2005-06 New Jersey Nets
Before D-Will and Iso-Joe, there was Jason Kidd and Vince Carter.
Al Bello/Getty Images
Regular Season Record: 49-33, Finished First in Atlantic Division
Playoffs: Lost NBA Eastern Conference Semifinals (4-1) vs. Miami Heat
Coach: Lawrence Frank
Three Best Players (season per game averages): Vince Carter (SG): 24.2 points, 4.3 assists, 5.8 rebounds, Richard Jefferson (SF): 19.5 points, 3.8 assists, 6.8 rebounds, Jason Kidd (PG): 13.5 points, 8.4 assists, 7.3 rebounds, 1.9 steals
The 2005-06 New Jersey Nets featured arguably the best backcourt in franchise history. Point guard Jason Kidd and shooting guard Vince Carter have combined for 18 All-Star appearances. Both are likely headed to the Hall of Fame when they retire.
The Kidd-Carter-Jefferson trio led the Nets through a roller-coaster season in which they followed up a sluggish start with a 14-game winning streak in March. It was the longest streak in the NBA that season and it propelled them to another Atlantic Division Title.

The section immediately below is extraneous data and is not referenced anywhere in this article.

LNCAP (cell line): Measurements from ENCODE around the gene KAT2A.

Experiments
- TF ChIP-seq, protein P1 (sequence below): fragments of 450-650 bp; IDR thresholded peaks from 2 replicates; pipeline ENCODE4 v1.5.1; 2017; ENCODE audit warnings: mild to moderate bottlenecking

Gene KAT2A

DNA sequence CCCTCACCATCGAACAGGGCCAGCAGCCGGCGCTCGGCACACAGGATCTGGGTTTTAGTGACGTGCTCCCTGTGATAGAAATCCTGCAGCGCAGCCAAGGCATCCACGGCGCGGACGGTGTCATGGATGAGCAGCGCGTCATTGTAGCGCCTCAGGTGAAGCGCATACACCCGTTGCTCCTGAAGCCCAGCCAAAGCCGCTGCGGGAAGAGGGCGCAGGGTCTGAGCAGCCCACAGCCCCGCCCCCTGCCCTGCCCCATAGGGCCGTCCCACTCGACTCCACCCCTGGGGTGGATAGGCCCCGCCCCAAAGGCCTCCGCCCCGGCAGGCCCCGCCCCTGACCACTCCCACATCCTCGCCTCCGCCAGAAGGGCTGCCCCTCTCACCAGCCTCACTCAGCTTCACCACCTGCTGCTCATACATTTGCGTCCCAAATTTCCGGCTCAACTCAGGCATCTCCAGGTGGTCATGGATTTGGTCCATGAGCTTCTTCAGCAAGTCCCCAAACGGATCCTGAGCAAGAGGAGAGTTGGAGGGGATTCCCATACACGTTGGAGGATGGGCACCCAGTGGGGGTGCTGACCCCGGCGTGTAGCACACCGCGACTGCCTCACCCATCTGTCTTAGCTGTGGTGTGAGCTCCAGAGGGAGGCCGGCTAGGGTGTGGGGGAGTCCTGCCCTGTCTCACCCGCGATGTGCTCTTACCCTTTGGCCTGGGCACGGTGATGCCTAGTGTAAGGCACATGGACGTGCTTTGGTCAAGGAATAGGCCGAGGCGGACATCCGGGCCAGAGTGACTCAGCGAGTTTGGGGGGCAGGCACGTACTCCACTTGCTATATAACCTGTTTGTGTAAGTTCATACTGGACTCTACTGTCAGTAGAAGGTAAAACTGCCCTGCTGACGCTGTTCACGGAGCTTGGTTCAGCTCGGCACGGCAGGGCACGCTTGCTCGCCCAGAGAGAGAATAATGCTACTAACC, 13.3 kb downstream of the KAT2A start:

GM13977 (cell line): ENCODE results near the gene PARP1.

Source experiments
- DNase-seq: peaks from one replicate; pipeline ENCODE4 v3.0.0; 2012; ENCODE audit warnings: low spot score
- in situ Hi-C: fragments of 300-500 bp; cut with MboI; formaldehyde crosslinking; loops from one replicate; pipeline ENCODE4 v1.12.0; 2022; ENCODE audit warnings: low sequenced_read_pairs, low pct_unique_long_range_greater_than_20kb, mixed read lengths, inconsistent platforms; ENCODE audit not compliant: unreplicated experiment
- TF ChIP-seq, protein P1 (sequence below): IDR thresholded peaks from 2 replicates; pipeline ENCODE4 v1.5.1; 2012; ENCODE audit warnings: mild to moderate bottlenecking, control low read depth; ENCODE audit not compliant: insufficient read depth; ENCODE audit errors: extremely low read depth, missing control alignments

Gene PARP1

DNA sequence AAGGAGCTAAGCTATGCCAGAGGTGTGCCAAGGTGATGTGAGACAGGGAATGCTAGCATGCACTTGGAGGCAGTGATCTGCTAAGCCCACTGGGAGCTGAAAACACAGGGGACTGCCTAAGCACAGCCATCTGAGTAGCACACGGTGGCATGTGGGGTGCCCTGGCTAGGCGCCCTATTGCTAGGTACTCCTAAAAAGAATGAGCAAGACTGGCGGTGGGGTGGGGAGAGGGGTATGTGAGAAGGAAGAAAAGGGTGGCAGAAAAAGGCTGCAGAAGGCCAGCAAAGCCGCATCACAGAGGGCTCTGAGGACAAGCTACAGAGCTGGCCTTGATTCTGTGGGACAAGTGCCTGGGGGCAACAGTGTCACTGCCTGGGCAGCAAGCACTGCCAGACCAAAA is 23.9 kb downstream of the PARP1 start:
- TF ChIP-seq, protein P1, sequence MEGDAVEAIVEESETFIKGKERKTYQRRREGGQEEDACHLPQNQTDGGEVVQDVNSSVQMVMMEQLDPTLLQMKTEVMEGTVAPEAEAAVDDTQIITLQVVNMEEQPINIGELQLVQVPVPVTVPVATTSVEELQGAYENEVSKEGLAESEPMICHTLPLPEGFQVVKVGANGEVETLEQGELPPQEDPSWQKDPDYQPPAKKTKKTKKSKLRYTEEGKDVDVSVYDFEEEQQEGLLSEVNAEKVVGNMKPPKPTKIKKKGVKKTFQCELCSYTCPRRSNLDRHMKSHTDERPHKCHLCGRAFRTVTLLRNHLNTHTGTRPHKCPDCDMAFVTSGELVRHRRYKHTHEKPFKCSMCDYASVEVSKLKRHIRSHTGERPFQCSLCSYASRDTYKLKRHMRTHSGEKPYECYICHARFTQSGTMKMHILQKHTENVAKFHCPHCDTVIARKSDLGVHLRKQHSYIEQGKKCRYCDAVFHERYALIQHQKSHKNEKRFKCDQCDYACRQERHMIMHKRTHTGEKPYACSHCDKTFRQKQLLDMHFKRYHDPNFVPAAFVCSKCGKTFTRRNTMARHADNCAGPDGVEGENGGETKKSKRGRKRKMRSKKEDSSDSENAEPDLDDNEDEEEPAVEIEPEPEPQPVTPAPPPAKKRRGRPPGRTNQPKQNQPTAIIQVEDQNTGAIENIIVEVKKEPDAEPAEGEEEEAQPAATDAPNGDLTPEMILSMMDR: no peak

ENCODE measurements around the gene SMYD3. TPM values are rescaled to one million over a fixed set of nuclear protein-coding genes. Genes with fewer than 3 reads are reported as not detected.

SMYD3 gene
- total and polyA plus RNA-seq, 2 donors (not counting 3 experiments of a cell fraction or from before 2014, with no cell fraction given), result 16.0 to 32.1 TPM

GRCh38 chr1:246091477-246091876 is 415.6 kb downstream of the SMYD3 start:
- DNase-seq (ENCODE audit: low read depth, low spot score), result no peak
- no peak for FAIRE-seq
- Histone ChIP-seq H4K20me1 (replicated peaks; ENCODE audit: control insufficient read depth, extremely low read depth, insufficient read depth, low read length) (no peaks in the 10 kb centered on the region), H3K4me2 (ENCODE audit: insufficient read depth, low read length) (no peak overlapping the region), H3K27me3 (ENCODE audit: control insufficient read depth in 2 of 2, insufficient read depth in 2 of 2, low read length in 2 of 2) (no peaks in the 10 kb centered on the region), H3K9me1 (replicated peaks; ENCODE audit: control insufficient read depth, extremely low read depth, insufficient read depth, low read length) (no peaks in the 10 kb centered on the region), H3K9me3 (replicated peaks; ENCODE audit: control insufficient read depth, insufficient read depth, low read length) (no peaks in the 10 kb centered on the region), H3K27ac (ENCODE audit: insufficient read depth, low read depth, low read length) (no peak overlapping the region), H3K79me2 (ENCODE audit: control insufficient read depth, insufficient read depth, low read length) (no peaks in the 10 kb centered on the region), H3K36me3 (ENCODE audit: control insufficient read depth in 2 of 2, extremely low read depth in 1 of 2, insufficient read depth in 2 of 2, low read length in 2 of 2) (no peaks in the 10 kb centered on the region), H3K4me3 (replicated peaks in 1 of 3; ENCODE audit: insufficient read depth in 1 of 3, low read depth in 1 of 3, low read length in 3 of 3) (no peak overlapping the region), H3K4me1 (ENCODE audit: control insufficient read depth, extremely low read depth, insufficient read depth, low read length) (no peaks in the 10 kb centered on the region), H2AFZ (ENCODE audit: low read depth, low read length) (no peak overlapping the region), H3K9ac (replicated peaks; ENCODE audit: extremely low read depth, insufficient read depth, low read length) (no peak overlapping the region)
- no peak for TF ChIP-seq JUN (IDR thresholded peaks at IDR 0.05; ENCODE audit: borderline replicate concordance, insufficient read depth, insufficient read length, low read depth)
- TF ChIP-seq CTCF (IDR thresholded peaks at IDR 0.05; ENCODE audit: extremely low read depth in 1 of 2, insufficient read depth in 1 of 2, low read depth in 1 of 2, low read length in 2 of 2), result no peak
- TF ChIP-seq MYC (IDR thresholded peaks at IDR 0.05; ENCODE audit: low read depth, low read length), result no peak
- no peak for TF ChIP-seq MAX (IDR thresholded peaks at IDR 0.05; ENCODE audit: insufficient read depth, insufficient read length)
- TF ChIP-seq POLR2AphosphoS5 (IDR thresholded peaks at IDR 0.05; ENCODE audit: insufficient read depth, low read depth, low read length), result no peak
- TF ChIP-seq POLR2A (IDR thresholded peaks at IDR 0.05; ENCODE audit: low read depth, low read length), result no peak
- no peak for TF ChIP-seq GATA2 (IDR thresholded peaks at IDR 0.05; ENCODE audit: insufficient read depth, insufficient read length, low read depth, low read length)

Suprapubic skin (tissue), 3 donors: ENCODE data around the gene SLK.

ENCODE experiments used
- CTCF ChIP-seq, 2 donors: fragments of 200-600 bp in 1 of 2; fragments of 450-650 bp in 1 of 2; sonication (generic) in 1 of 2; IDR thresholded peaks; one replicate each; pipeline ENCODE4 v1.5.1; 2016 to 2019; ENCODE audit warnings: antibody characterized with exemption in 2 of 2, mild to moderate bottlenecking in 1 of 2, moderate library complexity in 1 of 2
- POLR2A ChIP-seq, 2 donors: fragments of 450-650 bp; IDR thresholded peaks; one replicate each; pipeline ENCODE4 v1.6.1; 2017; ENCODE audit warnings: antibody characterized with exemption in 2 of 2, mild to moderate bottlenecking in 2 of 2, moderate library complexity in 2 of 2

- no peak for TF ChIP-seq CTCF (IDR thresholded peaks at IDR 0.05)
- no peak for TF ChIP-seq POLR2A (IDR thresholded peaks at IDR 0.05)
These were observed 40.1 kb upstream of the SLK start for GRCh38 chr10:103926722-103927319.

What separated the 2005-06 Nets from the 1983-84 and 2012-13 teams was the fact that they were proven road warriors with legitimate championship aspirations. The core of the squad was just a year removed from back-to-back NBA Finals appearances and won a franchise record 20 games away from Continental Airlines Arena.
The 2005-06 squad finished the regular season at 49-33. The Brooklyn Nets will need to go 11-6 to reach that mark. With an eight-game, 17-day road trip on the horizon, winning 11 of 17 would be quite an accomplishment.
Vince Carter and company had the misfortune of running into the Miami Heat in the Eastern Conference Semifinals. The Heat, led by superstars Dwyane Wade and Shaquille O’Neal, made quick work of the Nets en route to winning the NBA title.
2001-02 New Jersey Nets
Coach Byron Scott led the Nets to back-to-back NBA Finals appearances in 2001-02 and 2002-03.
Chris Chambers/Getty Images
Regular Season Record: 52-30, Finished First in Atlantic Division
Playoffs: Lost NBA Finals (4-0) vs. Los Angeles Lakers
Coach: Byron Scott
Three Best Players (season per game averages): Kenyon Martin (PF): 14.9 points, 5.3 rebounds, 1.7 blocks, Keith Van Horn (SF): 14.8 points, 7.5 rebounds, Jason Kidd (PG): 14.7 points, 9.9 assists, 7.3 rebounds, 2.1 steals
The course of the Nets’ franchise was drastically altered in 2001 when Stephon Marbury and Johnny Newman were traded to the Phoenix Suns in exchange for Jason Kidd. The Nets finally found the floor general that could take them to the next level.